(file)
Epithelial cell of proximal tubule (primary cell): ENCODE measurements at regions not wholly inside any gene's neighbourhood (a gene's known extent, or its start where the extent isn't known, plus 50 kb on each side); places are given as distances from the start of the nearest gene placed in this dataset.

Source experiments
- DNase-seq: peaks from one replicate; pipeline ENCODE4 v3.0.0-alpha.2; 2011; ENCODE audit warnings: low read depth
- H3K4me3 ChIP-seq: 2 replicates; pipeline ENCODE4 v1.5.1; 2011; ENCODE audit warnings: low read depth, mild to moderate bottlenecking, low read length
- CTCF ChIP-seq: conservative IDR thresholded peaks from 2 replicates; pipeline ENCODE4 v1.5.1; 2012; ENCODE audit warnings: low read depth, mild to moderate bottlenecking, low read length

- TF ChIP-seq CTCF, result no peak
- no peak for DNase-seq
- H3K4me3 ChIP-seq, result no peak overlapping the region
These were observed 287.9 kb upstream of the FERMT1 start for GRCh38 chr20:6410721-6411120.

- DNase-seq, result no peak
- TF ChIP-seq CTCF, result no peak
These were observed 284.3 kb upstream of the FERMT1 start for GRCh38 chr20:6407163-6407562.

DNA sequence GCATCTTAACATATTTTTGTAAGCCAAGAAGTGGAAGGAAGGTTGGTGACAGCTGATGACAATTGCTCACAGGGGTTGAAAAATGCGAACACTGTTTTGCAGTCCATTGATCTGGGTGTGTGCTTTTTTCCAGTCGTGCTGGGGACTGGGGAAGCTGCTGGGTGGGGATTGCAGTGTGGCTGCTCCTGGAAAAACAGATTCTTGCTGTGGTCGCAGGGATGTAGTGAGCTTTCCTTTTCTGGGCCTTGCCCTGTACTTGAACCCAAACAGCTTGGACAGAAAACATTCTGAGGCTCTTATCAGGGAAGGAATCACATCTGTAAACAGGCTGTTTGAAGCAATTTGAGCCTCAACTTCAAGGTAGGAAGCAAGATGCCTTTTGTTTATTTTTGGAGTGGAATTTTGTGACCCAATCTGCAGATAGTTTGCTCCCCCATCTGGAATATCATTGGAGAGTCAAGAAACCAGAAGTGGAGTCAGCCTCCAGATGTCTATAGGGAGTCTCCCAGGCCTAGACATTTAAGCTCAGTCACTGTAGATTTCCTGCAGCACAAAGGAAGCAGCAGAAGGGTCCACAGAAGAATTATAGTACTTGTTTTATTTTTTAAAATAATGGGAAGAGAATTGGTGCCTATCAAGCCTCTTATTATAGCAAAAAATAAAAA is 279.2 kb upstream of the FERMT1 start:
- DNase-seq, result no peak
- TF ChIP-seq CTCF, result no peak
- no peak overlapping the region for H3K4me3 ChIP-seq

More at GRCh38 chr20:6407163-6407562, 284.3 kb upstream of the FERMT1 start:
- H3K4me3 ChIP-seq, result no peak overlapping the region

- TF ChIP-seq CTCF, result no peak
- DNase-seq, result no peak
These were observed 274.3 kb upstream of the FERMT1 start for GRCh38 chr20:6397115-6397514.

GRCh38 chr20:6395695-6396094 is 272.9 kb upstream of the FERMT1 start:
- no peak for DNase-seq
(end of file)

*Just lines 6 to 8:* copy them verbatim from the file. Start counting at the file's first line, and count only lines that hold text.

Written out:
- TF ChIP-seq CTCF, result no peak
- no peak for DNase-seq
- H3K4me3 ChIP-seq, result no peak overlapping the region